Cybersecurity and Human Rights

What is Cybersecurity?

Cybersecurity has over 400 cybersecurity-related concepts that were catalogued by a variety of actors, including governments, businesses, international organizations, the technical community, and civil society. Cybersecurity threats affect the entire Internet ecosystem, including the physical infrastructure, software/hardware, and applications. It relates to the protection of information that we share and maintain online and in cyberspace, including communications, financial information, medical records, proprietary data, and more. Some of these threats have far more concerning impacts than shutting down a website or accessing data. It can have serious impacts on people's lives – from advocates, to journalists, to consumers.

Current debates around cybersecurity raise various issues, such as how to frame the policy discussion and how to differentiate it from cybersurveillance concerns. In order to create a balanced and constructive multistakeholder dialogue and action to deal with cybersecurity threats, there is an imperative need to ensure that human rights lie at the core of a balanced and comprehensive view of cybersecurity.

With this perspective in mind, Public Knowledge defines cybersecurity as the preservation – through policy, law, technology, best practices, cooperation, and education, both in the civilian and military fields – of the availability, confidentiality, and integrity of information and its underlying infrastructure, so as to preserve the security of networks and ultimately people both online as offline. 

For a more detailed background and history, see our Cybersecurity and Human Rights Overview.

Impact of Cybersecurity on Human Rights

Cybersecurity laws and policies have a direct impact on human rights, particularly the right to privacy, freedom of expression, and the free flow of information. Policymakers have created several national policies with the intention of protecting the Internet and other information communication technologies (ICTs) systems against malicious actors. However, many of these policies are overly broad and ill-defined, and lack clear checks and balances or other democratic accountability mechanisms, which can lead to human rights abuses and can stifle innovation. For example, extreme cybersecurity laws can be used to censor dissidents, monitor communications, and criminalize online users for expressing their views.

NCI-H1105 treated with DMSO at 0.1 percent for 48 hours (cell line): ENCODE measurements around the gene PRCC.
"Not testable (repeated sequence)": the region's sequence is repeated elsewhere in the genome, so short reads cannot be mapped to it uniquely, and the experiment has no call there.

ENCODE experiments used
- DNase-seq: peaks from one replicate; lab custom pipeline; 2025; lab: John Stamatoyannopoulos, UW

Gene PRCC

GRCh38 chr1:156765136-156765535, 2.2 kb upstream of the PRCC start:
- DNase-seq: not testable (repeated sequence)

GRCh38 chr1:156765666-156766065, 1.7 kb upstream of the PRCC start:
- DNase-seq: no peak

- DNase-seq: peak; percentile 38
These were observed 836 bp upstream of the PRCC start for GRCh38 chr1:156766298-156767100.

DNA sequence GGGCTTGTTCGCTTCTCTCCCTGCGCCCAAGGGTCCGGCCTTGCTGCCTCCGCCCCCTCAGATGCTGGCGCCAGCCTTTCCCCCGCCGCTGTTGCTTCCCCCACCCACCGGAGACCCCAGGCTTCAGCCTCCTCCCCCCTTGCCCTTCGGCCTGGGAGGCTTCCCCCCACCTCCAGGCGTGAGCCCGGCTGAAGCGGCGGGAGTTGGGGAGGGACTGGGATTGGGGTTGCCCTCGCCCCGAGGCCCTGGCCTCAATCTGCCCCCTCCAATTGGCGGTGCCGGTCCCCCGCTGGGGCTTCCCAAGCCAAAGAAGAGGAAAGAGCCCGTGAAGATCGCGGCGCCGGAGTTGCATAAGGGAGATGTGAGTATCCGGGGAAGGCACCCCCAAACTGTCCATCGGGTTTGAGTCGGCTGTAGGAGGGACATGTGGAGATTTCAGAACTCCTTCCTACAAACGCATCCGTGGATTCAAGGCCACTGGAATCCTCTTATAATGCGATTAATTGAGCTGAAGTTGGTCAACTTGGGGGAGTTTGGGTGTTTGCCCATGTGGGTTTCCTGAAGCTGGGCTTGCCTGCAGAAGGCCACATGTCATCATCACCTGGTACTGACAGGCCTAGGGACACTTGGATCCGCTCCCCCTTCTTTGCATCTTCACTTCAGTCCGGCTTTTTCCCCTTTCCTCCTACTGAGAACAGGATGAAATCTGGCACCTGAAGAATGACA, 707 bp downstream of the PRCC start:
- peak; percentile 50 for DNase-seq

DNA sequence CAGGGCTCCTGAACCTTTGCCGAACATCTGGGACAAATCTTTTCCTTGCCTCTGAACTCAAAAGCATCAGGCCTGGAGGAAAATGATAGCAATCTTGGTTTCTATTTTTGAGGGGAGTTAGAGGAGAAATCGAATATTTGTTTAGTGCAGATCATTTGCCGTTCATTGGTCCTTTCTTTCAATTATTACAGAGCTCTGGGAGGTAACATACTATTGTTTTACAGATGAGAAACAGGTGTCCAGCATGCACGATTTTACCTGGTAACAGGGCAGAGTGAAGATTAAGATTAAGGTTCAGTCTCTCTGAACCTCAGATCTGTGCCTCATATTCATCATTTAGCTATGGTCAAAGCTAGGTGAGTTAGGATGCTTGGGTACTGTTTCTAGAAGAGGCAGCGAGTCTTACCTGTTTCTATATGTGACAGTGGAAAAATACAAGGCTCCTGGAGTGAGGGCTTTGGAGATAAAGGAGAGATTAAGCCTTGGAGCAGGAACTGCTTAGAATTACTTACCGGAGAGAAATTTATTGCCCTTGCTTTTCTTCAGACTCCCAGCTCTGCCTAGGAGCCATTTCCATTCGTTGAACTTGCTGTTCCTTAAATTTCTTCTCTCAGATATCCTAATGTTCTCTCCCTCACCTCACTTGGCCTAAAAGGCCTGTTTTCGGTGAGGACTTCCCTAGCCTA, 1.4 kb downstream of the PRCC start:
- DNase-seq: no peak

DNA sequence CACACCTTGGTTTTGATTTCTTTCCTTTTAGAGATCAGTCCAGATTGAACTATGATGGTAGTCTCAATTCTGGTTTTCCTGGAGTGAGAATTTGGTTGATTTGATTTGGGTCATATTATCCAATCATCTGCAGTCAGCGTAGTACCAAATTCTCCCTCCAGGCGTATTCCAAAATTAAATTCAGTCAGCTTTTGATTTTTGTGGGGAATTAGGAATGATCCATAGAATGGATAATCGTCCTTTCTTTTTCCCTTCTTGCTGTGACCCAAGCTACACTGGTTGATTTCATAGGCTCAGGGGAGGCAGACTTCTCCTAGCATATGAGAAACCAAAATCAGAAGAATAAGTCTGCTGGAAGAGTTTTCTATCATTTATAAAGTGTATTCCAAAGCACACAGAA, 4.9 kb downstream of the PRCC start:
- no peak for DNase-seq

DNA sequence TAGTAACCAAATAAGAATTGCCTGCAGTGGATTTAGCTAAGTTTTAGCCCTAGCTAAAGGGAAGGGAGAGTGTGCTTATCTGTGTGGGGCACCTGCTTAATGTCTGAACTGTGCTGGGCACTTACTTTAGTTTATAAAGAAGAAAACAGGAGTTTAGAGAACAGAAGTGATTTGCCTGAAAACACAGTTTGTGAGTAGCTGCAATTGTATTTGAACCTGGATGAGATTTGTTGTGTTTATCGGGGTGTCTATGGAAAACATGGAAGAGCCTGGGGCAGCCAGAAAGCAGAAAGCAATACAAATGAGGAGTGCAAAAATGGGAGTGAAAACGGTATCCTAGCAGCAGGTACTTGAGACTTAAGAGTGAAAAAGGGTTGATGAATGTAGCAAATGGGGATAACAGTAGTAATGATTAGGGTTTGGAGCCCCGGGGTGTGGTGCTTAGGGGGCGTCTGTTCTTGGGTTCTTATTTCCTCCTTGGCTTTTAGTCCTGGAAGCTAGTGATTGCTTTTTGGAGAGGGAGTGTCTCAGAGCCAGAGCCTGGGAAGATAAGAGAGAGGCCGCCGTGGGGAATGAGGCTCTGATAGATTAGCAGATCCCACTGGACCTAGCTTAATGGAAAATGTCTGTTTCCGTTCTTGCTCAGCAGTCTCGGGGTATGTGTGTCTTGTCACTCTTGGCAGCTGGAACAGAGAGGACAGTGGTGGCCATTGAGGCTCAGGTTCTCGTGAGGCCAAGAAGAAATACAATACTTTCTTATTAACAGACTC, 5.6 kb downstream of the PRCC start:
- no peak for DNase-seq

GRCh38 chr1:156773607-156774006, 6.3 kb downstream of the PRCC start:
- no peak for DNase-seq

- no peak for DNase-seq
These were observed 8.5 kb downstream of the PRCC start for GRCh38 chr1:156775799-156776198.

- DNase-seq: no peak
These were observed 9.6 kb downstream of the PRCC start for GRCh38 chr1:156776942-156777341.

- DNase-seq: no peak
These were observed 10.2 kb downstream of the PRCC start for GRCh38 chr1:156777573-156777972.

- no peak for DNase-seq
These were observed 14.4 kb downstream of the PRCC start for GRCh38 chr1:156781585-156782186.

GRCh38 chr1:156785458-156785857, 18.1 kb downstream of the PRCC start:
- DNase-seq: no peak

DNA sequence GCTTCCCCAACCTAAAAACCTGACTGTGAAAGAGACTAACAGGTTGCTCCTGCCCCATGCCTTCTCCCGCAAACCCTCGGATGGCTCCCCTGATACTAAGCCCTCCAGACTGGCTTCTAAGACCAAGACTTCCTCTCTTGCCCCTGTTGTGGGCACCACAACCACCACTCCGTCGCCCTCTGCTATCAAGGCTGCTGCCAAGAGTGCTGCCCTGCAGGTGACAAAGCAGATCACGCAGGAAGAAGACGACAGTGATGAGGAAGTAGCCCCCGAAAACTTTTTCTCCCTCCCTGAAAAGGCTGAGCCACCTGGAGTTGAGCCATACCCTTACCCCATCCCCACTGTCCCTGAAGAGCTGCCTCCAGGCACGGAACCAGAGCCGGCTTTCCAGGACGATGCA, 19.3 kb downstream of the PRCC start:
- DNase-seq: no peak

Cybersecurity in the USA – Core Trends

According to the U.S. intelligence community’s 2015 “Worldwide Threat Assessment,” cyberthreats were listed as a top threat to U.S. national security. Over the years, Congress has introduced a number of cybersecurity bills, including the recent Cyber Intelligence Sharing and Protection Act (CISPA) and the Cybersecurity Information Sharing Act of 2015 (CISA), both of which have been strongly opposed by privacy advocates for promoting sweepingly broad authorizations to share user information between private companies and the U.S. government.

The debate around the use of encryption is another area of persistent struggle between 

the preservation of human rights and the demand for greater security. Senior U.S. law enforcement officials, such as the director of the FBI, have called for “backdoors” and key escrow to circumvent encryption. In response, a group of security experts recently published a report arguing against encryption regulation, citing that it not only makes data more vulnerable to others, but that it can also harm innovation.

In 2015, the U.S. National Telecommunications and Information Administration’s Internet Policy Task Force sought comments from relevant U.S. agencies, as well as commercial, academic, and civil society sectors regarding cybersecurity topics that would benefit from a multistakeholder review and discussion. These submissions identified areas such as the importance of identifying security flaws and disclosing vulnerabilities, mitigating malware and botnet attacks, and the need to adopt standards around cybersecurity and the Internet of Things. Given the Internet’s borderless nature, these trends extend well beyond national dialogue and also serve as international concerns.

Cybersecurity Around the World – Core Trends